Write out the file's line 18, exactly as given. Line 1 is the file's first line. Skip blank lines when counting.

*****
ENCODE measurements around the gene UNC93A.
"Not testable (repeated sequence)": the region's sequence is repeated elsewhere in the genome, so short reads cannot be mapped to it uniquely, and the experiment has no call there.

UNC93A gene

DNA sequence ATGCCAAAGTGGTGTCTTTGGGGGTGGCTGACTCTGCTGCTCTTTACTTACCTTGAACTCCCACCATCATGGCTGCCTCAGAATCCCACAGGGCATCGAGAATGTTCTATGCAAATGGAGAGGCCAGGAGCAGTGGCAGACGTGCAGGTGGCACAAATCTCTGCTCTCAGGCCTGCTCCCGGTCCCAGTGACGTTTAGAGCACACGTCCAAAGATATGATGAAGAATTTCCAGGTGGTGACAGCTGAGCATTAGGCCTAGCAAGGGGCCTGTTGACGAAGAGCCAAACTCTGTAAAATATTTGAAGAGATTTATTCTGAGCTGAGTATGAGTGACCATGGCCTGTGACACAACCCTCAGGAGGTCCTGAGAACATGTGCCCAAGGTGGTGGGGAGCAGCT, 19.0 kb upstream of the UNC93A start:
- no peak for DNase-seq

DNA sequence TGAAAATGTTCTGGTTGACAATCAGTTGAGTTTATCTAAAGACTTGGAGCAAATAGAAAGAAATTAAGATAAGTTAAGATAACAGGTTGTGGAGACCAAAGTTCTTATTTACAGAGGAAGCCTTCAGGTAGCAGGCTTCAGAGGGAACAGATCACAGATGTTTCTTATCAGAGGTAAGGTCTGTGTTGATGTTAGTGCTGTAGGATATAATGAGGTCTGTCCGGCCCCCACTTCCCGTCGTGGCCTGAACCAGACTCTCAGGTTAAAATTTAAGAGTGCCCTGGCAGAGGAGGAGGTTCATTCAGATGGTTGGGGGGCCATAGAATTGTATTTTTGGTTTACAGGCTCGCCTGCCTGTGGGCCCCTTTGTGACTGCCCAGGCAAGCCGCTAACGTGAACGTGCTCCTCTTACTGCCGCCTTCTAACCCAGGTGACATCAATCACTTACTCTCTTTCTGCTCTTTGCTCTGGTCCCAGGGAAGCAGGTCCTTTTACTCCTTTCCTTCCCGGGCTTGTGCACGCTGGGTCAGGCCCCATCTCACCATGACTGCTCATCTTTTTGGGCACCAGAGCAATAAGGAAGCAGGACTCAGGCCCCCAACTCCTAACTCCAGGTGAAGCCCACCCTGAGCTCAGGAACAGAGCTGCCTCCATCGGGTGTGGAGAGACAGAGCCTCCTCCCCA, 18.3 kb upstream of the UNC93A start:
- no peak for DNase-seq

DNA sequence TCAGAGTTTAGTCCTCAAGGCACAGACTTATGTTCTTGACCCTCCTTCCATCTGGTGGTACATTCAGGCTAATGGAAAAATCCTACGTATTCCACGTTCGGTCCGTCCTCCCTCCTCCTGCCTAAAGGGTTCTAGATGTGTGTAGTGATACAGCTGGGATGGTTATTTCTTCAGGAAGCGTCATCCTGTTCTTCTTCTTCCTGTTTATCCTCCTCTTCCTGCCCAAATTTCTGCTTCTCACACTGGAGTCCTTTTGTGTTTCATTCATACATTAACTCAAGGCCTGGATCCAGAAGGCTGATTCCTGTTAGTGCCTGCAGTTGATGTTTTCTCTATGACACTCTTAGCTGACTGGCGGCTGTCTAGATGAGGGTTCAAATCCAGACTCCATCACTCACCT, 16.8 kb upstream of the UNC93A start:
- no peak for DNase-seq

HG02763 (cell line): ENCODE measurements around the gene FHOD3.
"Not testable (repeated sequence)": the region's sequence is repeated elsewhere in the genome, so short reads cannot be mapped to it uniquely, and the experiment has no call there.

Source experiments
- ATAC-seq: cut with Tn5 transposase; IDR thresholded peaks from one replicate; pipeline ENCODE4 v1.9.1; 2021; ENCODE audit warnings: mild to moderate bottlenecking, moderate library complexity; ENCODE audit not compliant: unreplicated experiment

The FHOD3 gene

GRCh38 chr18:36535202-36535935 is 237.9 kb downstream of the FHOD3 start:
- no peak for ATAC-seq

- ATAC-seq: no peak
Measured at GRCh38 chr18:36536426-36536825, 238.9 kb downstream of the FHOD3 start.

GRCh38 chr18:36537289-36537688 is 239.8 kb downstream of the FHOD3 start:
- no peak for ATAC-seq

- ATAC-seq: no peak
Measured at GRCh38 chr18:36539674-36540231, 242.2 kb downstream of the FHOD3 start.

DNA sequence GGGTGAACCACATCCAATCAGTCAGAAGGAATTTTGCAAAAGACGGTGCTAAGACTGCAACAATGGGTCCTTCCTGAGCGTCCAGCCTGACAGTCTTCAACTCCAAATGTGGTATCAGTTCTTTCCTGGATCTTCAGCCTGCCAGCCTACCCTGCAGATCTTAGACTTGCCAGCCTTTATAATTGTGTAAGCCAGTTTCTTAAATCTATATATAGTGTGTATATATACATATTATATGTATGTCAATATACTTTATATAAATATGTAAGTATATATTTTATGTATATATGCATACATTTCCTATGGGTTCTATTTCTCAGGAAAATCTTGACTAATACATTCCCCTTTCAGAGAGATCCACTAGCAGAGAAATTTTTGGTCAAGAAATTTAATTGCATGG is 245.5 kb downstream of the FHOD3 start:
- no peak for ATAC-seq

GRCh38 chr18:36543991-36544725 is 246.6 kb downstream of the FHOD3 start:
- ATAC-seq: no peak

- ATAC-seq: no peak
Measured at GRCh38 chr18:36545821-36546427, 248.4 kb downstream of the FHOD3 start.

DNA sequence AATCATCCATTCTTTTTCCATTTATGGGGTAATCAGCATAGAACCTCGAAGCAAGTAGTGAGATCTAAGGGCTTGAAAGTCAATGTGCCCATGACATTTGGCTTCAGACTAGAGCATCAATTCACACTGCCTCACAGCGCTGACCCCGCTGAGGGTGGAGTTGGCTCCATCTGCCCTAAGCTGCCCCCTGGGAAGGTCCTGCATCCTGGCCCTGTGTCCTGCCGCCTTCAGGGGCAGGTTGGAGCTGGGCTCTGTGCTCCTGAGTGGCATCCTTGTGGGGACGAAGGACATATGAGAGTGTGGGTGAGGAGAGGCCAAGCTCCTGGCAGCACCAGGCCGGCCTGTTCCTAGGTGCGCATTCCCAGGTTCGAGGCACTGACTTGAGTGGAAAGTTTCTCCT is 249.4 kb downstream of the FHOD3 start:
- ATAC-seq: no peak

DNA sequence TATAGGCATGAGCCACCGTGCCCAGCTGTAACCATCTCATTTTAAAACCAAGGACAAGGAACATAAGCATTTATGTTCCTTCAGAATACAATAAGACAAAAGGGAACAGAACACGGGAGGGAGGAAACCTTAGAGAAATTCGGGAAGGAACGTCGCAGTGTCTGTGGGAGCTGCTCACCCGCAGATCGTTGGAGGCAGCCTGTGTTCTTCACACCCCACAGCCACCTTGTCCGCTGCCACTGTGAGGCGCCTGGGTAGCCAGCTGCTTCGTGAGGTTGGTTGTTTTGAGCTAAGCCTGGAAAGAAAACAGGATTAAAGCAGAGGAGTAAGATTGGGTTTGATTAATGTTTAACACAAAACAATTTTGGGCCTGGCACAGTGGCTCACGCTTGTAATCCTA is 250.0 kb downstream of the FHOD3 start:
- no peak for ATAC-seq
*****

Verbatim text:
Measured at GRCh38 chr18:36536426-36536825, 238.9 kb downstream of the FHOD3 start.